Author Archives: 04 Olivia Kempf

Group Post: Rendering Engines

Rachel Filler, Joyce Hanlon, Olivia Kempf, Matt Lamm, Nick Matthews, Phil Riazzi

To gain an understanding of the capabilities of different rendering engines, we chose to compare and contrast popular architectural engines most available in studio and the workplace; 3DS Max, Rhino, Maya, and Revit. We chose a tactic of attempting to achieve the same ends with different means. The goal was to create a simple scene with a calculated source of light and two objects; a sphere of reflective aluminum and a cube of wood. Our results were curiously varied and we discovered many differences between the programs in the process.

3DS Max is a rendering program with modeling capabilities that is frequently used by video game developers, TV commercial studios and architectural visualization studios as well as for movie effects and pre-visualization. It differs from the other engines we explored in its operation through Mental Ray. Scenes can be constructed though both polygon and NURB in which modeling scripts, material scripts and varying light instances, fixtures, and apertures can be easily controlled. Light can be extremely varied in quality when placed into the scene, essentially determining the outcome of the rendering. Material scripts are applied to geometries through drag and drop assignment and customized with options. Materials are preloaded but can also be determined and uploaded by the user. A downside to this specialization is that the images cannot be edited after a rendering has been completed; one must reset the attributes and render a second time to achieve the desired results.

A NURB based program, Rhino, is commonly used for 3D modeling and can be used to create organic shapes that would be challenging to produce in polygon modeling engines. Because the surfaces of these shapes are very difficult to render in Photoshop, other V-Ray engines are commonly purchased to control lighting and materials. For our purposes, Rhino can be used as a default rendering engine. The lighting in Rhino is simple and can be manipulated the same as any other object. Rhino also allows users to add environment tools. This ranges from adding a fog, to picking a particular sun location, to inserting different backgrounds so the object is grounded in space. Perhaps the most useful aspect of Rhino rendering is the quick and easy post-rendering tools. Examples include the Gaussian blur tool which controls noise reduction, and the depth of field which manages the focus of the rendering. Where other rendering engines require a guess and check approach, post-rendering adjustments save time and allow for easy correction and efficient renderings.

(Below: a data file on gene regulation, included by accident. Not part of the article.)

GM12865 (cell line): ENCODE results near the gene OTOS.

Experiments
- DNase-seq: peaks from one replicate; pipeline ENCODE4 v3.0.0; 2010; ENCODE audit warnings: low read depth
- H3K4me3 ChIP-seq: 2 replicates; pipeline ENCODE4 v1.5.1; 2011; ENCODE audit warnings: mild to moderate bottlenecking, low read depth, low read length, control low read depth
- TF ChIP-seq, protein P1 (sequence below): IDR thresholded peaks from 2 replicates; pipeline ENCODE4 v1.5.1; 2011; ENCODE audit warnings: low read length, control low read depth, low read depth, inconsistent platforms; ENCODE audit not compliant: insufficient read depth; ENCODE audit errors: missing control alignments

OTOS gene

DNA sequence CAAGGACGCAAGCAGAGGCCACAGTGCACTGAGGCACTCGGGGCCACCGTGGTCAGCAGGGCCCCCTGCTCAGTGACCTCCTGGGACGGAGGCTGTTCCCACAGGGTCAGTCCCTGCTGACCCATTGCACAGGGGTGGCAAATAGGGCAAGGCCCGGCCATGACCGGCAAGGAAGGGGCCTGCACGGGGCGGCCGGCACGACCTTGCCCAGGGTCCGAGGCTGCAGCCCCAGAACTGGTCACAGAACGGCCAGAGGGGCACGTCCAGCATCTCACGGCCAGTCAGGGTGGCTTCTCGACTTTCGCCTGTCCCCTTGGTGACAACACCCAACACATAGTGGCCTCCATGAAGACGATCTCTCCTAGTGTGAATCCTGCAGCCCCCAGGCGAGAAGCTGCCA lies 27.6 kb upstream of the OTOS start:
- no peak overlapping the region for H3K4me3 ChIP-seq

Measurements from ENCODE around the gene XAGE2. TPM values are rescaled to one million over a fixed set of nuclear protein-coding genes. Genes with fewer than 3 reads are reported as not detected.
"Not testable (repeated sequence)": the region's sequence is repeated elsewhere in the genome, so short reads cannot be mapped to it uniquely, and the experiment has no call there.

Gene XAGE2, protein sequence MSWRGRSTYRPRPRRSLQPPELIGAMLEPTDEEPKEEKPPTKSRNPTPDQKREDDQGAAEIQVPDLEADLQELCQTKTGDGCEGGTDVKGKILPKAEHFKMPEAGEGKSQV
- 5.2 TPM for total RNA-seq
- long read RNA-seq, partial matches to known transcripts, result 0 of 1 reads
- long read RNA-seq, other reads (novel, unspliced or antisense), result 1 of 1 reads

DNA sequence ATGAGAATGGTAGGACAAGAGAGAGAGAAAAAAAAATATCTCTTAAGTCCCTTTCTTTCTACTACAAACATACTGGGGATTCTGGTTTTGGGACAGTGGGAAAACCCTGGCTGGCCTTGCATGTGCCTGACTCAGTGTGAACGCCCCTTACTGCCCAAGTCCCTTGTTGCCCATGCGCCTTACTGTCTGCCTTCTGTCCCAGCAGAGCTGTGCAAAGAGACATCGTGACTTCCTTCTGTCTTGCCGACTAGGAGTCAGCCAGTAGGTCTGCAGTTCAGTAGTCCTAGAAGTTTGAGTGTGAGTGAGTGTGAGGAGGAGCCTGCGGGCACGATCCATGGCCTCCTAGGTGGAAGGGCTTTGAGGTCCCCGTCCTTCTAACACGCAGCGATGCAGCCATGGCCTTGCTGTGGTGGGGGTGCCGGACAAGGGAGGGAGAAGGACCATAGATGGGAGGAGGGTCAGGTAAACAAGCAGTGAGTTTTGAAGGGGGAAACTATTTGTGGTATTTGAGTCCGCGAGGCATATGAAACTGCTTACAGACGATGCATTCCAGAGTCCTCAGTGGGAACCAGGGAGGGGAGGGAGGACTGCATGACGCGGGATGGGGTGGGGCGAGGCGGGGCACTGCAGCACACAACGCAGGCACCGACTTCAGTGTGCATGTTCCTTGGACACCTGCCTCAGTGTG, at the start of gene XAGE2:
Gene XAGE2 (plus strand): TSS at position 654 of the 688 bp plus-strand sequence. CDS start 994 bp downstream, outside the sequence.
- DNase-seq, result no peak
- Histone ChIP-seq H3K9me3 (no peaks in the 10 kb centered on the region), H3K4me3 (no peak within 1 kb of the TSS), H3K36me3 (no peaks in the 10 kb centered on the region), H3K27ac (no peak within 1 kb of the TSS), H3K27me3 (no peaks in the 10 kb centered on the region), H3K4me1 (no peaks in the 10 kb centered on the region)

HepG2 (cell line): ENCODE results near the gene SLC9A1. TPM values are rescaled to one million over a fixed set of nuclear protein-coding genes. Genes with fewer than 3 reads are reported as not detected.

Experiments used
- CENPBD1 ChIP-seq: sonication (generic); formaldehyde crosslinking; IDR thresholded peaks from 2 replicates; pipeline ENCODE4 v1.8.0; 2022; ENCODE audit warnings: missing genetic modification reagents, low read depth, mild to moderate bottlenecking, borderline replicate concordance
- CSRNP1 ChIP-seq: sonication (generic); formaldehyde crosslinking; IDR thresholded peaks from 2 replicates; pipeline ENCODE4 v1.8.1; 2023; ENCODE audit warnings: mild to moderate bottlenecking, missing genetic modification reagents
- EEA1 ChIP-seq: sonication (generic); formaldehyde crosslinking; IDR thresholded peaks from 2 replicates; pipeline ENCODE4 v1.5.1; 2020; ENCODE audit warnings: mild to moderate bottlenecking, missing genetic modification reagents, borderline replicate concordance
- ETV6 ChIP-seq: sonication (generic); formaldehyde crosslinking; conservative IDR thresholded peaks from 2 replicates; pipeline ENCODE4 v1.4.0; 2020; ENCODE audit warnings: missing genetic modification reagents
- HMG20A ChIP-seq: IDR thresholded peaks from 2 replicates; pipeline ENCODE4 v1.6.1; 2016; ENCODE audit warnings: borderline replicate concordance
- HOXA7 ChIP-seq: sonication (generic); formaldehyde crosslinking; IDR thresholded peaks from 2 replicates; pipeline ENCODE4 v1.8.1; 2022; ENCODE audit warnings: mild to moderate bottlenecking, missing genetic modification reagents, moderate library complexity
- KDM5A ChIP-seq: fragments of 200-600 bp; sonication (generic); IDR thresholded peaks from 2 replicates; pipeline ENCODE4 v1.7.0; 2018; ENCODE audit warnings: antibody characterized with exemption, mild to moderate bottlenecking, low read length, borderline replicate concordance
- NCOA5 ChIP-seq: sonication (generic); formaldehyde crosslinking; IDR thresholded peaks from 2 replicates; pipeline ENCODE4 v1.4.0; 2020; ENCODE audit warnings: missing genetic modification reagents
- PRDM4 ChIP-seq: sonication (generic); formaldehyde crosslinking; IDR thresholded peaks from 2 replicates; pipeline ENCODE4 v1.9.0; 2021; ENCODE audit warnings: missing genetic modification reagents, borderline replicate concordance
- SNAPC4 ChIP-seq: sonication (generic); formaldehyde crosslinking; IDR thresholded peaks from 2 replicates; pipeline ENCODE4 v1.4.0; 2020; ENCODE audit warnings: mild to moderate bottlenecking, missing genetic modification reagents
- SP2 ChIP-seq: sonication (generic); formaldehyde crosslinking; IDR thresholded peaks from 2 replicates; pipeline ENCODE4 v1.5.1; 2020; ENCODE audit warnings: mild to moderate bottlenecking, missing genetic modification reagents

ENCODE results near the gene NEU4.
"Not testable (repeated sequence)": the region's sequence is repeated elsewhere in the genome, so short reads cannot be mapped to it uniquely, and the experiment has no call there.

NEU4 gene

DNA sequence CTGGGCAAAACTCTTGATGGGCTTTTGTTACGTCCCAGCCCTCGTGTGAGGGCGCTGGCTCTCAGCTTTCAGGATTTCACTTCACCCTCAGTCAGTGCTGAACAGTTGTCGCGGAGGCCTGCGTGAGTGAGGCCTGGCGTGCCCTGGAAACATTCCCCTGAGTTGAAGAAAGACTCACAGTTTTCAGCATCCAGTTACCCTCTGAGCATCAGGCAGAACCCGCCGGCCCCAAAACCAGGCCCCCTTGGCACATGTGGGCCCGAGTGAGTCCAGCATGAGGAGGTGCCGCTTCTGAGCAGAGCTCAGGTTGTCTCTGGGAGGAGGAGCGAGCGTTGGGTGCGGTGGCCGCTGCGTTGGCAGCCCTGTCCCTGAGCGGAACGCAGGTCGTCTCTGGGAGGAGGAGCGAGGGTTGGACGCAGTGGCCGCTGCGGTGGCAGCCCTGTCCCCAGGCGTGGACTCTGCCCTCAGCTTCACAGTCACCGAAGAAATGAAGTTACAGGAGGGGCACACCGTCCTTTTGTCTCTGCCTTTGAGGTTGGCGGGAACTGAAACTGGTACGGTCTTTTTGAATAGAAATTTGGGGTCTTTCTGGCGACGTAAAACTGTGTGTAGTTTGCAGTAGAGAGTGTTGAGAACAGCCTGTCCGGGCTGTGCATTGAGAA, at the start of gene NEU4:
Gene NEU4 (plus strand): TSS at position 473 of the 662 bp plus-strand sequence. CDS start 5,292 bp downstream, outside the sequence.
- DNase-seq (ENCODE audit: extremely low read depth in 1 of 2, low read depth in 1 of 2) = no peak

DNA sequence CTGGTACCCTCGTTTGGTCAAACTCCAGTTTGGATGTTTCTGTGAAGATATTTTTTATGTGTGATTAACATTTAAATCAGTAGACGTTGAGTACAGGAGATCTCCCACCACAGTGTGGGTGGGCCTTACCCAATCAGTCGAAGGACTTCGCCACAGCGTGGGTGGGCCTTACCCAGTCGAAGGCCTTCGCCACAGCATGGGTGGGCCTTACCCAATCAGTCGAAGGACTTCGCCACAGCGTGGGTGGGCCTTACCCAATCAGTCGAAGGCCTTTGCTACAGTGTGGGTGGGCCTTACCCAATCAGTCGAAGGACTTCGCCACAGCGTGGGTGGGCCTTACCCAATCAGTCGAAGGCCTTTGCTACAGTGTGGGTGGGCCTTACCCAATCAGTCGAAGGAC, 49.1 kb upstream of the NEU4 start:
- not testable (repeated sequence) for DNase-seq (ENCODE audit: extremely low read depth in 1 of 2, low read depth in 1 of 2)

Autodesk Maya is a highly professional solution for 3D modeling, animation and rendering in one complete and powerful package. Like 3DS Max, it is used for film, television, and game development, but also is a rendering engine used for many architectural projects and presentations. Maya is a “nodes” material creator, so unlike Revit or other engines, it does not have material pre-loaded but relies on the user to customize the material attributes such as texture and reflective materials. Maya has three different rendering types; Mental Ray, Maya Software, and Maya Hardware. Mental Ray has more sophisticated features such as shadow motions blur, indirect illumination, efficient displacement map handling, and Global Illumination. Maya Software and Hardware can render various of geometry and paint effects quickly, where Mental Ray has some limitations. Maya Software renders every effect in Maya with the exception of hardware particles, which can instead be rendered with Maya Hardware.
One of the most commonly used software platforms within architectural practices is Autodesk Revit. Revit allows the user to build architectural elements in 3D in conjunction with the ability to annotate 2D elements for drafting purposes. Although the platform is able to produce photorealistic renderings, some may find it inhibiting to create these renderings without an adequate knowledge of the construction process within Revit. Like other rendering platforms, Revit allows the user to alter textures, reflection maps, size, and brightness of materials to allow for a customized rendering experience. The main disadvantage within its rendering capabilities is that it is easier to render light from man-made units rather than floating sources because of the construction-based nature of the program.

These programs, although only a minimal sampling of software available, contain many differences and similarities in modeling and rendering techniques. A significant difference in operation is whether the program uses V-Ray or Mental Ray to render, as well as the evident stylistic differences between programs. Through this assignment we were able to grasp how visualization can be used, applied, and manipulated to create beautiful things.